If you fail to look at Quran and Islam from an integrated perspective, you could fail to make sound comments. And we see this happen very frequently. This is not the first time this problem has been observed. It first emerges right after the killing of Caliph Omar. And there is also another incident in the time of the prophet.

Which incident?

The incident of Ji’rane… Prophet Muhammad, using the portions of the spoils reserved to him, gave away presents and money to those who were familiar with Islam. These were mostly leading figures in Mecca who recently converted into Islam after the conquest of Mecca. But the Ansar, as well as senior Muslims, were not given the same amount of goods and monies because they were not following Islam because of material goods and treasures. But this move raised some objections. Some even questioned the prophet and his decisions. A man, Zul Huvesiyra, objected to the prophet, arguing that this was not a just distribution. And he further accused the Prophet of not observing justice. The prophet says, “If not me, who else could be just?” Some of the companions wanted to kill the man right there. But the prophet said, “Leave him alone because there will be some people in the future who will have extensive knowledge on religious matters and who will pay utmost attention to the Quran; but they will fail to understand and they will move away from this religion pretty fast.”

Going back to the first question, when did the detachment from the original source start?

When Caliph Omar was martyred, a group known as the Haruris emerged. And this group later turned into Khawarij. They represented a raw interpretation of religion, employing a black and white interpretation with no gray areas. And today there are many groups and people like them, acting as if a small portion of the religion could be expanded to cover all aspects of Islam. They call Ali and Omar infidels. And they simply believe that you do not have the right to life if you do not think like them. And we see similar examples today. They all have come to this point of extremism by leaving the prophet out of the picture. However, the prophet’s stance has always been towards preservation of life. Killing and violence were never a priority for the prophet.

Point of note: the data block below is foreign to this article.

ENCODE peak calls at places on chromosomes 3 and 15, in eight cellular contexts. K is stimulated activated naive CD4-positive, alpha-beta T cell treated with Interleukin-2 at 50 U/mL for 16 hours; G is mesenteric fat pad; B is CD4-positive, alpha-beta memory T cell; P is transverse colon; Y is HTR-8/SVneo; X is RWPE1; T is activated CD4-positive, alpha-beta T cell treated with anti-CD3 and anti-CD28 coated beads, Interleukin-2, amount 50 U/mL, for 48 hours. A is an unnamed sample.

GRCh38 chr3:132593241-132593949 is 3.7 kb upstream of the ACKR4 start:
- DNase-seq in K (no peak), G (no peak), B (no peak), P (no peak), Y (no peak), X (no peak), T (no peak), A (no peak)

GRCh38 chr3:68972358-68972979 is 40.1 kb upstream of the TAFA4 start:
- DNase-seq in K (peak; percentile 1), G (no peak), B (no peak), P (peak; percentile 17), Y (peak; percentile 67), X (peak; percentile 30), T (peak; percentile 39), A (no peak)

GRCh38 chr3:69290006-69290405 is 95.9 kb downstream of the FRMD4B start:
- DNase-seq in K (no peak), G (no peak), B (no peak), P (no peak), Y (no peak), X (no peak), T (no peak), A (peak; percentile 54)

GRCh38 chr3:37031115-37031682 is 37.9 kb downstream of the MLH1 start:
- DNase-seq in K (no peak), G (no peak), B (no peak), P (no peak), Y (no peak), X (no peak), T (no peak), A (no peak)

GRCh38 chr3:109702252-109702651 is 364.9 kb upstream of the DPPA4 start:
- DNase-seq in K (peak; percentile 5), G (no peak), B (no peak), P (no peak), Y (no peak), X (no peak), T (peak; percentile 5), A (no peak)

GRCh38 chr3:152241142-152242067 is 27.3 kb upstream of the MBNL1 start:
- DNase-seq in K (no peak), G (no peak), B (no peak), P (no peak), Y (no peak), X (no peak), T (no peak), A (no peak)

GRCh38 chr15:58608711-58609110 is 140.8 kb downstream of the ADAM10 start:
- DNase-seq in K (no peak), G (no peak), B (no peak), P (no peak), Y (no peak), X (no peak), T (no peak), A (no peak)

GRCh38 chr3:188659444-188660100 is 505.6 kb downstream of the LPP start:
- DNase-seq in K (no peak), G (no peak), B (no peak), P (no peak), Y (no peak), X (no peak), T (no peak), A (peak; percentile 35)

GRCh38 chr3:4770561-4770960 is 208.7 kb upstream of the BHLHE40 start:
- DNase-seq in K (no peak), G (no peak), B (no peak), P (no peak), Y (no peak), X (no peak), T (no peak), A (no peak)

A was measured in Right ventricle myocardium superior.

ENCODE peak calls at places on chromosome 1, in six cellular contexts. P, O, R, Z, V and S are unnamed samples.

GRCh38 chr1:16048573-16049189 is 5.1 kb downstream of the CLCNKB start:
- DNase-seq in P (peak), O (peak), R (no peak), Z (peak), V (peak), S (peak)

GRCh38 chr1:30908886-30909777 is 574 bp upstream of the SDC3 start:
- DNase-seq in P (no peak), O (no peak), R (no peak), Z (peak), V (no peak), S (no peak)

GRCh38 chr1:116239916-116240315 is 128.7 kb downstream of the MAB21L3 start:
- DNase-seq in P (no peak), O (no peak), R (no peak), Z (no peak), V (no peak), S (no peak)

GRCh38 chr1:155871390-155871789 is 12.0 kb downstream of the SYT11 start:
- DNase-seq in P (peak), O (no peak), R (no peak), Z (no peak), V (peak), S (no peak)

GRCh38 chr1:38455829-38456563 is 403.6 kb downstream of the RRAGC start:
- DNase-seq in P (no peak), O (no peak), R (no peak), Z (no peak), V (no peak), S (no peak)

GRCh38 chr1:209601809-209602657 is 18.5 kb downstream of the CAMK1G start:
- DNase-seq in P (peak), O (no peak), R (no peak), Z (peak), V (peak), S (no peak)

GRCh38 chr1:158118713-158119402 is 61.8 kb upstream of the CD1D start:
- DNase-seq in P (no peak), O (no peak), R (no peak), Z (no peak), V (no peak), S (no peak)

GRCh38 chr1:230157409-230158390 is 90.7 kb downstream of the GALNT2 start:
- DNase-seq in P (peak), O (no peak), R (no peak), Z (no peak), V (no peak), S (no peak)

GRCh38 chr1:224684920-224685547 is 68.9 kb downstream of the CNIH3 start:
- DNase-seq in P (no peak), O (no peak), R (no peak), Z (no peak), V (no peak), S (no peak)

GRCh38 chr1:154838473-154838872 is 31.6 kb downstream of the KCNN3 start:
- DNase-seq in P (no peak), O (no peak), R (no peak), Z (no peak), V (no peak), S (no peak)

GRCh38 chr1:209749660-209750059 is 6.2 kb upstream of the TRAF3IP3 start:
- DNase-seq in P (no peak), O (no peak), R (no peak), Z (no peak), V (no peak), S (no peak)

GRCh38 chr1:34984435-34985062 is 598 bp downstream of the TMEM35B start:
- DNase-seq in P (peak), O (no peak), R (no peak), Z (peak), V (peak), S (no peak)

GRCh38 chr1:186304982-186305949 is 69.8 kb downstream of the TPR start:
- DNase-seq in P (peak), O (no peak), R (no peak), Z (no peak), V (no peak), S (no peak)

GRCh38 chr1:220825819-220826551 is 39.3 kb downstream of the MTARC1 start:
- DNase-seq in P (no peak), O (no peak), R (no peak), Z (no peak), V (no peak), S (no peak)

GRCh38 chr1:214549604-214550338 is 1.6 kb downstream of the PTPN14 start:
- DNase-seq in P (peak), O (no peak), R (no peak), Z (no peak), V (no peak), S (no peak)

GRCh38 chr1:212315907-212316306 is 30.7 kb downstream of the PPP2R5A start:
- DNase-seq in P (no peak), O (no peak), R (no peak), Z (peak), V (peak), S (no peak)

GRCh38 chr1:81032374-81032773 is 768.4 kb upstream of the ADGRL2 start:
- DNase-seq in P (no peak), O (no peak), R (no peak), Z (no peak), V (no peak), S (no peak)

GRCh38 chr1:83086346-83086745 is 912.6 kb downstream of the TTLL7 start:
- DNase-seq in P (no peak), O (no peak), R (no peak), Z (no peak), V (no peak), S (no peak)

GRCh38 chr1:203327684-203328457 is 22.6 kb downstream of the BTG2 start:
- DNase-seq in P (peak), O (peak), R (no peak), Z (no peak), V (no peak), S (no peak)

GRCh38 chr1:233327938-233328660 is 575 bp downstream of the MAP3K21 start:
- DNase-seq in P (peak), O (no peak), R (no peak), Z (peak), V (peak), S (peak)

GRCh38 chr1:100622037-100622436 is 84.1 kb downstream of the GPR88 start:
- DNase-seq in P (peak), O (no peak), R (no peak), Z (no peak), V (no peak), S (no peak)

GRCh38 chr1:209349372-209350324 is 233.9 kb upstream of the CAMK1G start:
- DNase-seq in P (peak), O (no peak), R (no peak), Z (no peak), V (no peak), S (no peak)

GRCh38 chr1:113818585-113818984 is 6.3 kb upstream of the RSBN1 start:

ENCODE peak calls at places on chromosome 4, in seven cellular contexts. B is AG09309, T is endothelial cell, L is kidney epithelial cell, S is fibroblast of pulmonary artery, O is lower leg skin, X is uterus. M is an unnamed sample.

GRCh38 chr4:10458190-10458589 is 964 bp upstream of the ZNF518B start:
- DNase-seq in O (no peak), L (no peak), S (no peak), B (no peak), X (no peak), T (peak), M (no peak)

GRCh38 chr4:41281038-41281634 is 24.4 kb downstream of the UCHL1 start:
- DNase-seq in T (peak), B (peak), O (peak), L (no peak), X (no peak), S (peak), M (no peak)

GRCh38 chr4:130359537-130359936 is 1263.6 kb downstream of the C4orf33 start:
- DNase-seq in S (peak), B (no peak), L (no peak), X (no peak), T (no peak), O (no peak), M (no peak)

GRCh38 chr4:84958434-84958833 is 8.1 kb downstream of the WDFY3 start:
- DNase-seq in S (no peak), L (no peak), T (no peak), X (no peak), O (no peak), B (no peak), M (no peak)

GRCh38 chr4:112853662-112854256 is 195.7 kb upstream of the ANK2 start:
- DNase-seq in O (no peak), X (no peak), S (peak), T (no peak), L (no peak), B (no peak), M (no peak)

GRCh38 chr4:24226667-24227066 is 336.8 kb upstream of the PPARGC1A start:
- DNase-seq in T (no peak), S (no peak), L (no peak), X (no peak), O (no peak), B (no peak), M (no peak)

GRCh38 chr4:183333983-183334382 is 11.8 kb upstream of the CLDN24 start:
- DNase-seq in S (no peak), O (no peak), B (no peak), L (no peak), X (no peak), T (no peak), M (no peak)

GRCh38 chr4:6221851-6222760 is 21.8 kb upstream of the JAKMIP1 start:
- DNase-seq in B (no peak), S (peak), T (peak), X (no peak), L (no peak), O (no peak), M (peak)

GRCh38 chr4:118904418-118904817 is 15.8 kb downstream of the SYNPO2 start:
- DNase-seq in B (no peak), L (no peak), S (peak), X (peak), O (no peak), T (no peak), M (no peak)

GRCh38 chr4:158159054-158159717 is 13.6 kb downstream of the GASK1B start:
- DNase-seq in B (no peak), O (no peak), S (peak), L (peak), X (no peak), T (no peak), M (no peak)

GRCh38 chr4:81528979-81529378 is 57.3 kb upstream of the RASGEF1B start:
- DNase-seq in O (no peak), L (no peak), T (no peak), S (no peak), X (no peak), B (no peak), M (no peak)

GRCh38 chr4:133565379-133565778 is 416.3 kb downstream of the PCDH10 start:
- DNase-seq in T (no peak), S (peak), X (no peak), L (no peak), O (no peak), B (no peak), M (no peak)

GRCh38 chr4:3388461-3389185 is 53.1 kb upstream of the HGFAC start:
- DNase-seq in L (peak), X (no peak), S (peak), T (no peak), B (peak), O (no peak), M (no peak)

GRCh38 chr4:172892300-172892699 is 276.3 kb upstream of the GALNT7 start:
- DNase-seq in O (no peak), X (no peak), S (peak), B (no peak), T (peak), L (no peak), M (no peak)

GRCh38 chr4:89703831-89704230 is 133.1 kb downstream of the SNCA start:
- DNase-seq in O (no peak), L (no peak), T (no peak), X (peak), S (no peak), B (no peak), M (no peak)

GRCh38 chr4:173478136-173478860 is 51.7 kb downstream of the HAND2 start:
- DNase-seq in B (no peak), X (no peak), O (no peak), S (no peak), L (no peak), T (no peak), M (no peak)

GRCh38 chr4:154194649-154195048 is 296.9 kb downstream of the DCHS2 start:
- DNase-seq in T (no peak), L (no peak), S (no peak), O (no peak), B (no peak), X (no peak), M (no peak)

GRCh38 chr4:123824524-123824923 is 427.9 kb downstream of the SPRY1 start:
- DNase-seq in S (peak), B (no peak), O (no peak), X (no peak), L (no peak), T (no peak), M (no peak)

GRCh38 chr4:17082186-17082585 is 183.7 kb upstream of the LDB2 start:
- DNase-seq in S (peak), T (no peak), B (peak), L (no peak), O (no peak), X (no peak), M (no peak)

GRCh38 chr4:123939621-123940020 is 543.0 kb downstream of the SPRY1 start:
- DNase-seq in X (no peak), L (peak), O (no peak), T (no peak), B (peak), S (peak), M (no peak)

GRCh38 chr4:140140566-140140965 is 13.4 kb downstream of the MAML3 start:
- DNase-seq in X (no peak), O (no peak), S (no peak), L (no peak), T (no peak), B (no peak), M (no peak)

Were there not any incidents of killing?

Of course. There was an incident in Badr. Up till that battle, violence was not allowed even for defense purposes. Then a verse was revealed and Muslims were allowed to fight back. Up till then, Muslims never responded to violence by the infidels. There are many examples of this stance. In cases of brutalities, many of the Prophet’s companions wanted to respond, but Prophet Muhammad told them not to. So at a time when the people of Mecca were brutal to Muslims, the Prophet did not allow a violent response. Prophet Muhammad did not allow violence even against those who insulted him. However, we make frequent references to his battles, Badr, Uhud and Hunain.

Why is that?

This goes back to the era of jahiliyya [ignorance]. Poetry was so strong back then. And poets had two subjects they wrote poetry about: heroism and generosity. Islam was communicated to this community. Heroism was an important value of this society. These people were the receivers of the message of Islam. Nothing happened until Badr. But then a battle was fought after 15 years. The companions were heroic in the battle. And these people who inherited this culture of heroism focused on heroism and heroic action. So compassion and mercy were overshadowed by heroism. The Prophet’s stance should be sought in the details.